'The Rocky Horror Show' back on the SA stage
“It’s just a jump to the left/ And then a step to the right ...” The lyrics and tune from The Time Warp, arguably the most popular song from Richard O’Brien’s The Rocky Horror Show, are enough to get even the most hesitant audience members tapping their feet, perhaps even dancing in stilettos and fishnet stockings too — gents and ladies alike.
Audiences around the world still can’t get enough of the experience almost 50 years after the premiere of the 1973 stage production and the subsequent cult film. And this stage musical version is no different.
It’s got a lot to do with the cast. The entire two-hour production is so captivating it feels like it’s over before it’s begun, leaving the audience gasping for more. The performances are engaging and believable, the choreography is tight and the lighting and sets are dynamic.
The latest local version of Rocky Horror, presented by Pieter Toerien and Howard Panter, is arguably the best we’ve seen in SA. We chatted to Craig Urbani (Dr Frank N Furter), Kate Normington (the narrator), Didintle Khunou (Janet, opposite Anthony Downing as Brad) and Kristian Lavercombe (Riff Raff) to find out more about their experience.
Surprisingly perhaps, the creative team abroad had never heard of Urbani, despite a successful international career, so he had to audition like everyone else. “And I was happy to do so,” he says. “I am pretty much in love with all aspects of this character. The make-up, the heels, the outrageousness and the comedy all appeal to me hugely. I still have to pinch myself sometimes to remind myself that I’m actually doing it for real in a brilliant production.”
Urbani says the role is challenging physically and vocally. “It’s demanding in that there are expectations of the actor to find his own way of playing this part while still paying homage to the immortal Tim Curry version.”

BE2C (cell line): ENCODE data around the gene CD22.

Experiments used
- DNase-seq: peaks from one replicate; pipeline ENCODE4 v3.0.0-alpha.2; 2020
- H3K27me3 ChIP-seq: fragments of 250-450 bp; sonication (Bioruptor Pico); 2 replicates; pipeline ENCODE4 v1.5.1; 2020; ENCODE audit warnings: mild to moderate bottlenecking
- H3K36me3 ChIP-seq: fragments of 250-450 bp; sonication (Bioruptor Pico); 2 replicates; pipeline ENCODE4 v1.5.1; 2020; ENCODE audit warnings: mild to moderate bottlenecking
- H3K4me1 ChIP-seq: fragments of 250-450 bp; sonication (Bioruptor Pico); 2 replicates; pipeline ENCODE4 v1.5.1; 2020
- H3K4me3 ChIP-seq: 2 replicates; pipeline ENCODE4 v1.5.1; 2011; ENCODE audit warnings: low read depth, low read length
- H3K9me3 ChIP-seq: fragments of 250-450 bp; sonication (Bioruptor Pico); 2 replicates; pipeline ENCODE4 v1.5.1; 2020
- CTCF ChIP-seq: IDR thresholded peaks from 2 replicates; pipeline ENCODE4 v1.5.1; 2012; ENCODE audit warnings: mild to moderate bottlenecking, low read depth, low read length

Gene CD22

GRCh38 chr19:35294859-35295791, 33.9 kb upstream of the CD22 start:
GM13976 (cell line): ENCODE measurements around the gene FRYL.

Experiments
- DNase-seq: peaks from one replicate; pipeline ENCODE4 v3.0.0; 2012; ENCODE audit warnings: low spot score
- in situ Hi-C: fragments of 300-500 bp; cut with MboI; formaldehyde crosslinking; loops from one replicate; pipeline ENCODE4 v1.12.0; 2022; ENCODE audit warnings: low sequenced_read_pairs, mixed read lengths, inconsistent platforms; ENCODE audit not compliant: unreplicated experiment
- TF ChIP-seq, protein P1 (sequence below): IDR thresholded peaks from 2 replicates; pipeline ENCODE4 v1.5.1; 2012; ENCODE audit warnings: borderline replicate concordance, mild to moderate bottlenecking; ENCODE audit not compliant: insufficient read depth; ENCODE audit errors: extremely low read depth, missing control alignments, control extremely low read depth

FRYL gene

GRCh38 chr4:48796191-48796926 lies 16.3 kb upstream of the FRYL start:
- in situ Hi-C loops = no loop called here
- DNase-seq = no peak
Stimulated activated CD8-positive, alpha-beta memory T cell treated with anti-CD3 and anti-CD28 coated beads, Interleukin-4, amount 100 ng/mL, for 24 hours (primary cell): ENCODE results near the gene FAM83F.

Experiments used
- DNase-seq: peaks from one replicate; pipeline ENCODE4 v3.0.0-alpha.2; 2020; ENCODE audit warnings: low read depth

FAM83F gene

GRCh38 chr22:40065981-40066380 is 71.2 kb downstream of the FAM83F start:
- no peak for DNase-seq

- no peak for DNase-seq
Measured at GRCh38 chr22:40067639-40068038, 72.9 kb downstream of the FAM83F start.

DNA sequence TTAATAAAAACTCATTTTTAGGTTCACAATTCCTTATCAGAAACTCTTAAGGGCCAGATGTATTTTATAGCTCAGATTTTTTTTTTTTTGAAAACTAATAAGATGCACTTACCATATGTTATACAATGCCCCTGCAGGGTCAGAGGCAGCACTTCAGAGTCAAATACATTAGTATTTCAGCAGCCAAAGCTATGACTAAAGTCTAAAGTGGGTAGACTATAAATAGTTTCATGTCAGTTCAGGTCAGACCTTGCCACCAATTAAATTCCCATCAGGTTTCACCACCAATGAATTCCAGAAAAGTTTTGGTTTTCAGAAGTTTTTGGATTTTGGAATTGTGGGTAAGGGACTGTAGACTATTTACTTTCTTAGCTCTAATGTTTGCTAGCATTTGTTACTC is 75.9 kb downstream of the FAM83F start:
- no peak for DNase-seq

Rocky Horror “virgins” be warned. There’s a script for you, too, so don’t be alarmed when your neighbour unexpectedly starts shouting at the characters on stage. Google the call-outs if you really want to immerse yourself in the experience and look up the dress code while you’re at it. Think glam rock (sequins, feather boas, corsets and garters) or the more conservative “Brad and Janet” look.
Normington auditioned specifically for the role as the narrator, one that has traditionally been played by a man. “I wasn’t sure myself what they initially wanted but after reading and talking it through with the director, he made it clear that it was a simple interpretation of an academic, nonpartisan, observing the action with curiosity, all wrapped up in an RP (received pronunciation) accent,” she says.
In the UK, audience members shout out constantly. There is usually an actual script for them, but in SA audiences are a lot more restrained. The narrator is allowed to respond. “I’ve had a couple of fun moments, ” says Normington.
Khunou and Downing as Janet and Brad are a great match and their chemistry translates well on stage. And when it comes to her interaction with Rocky, played by Jarryd Nurden, Khunou produces the best onstage orgasm I’ve ever seen. She laughs when I comment on it.
“It’s my favourite scene. I have so much fun doing it. Rocky Horror is funny and entertaining but it is also rooted in truth. The audience experience the story through Brad and Janet’s eyes, so it makes sense to portray them in a manner that makes them relatable and real.”
Lavercombe has performed in Rocky Horror more than 1,700 times — more than anyone in the show’s 47-year history. He’s never come close to being bored, or even thought about it for that matter. “When I’m preparing to go on stage, and when I’m on stage, I’m always operating with reasonably high levels of adrenaline.
“I still feel the same now as when I first performed the role nearly 10 years ago. I also love the job and I’m a huge fan of the show and its audiences — they have easily kept me entertained along the way.
“Things also change with different casts. I’ve performed with at least 10 Frank N Furters over the years and they are all so different that you have to discover new things with the new actor. Attempting to do a cookie-cutter performance with a new cast just doesn’t work.”
The creative team behind the show is equally brilliant. It is directed by Christopher Luscombe and choreographed by Nathan M Wright. The set is designed by Hugh Durrant, music arranged by Richard Hartley, lighting designed by Nick Richings and costumes by Sue Blane. If you want to start the new year on a high note, make a point of booking for this memorable “alternative pantomime”. Let the madness take control.
• The show runs at the Teatro, Montecasino from January 17 to March 1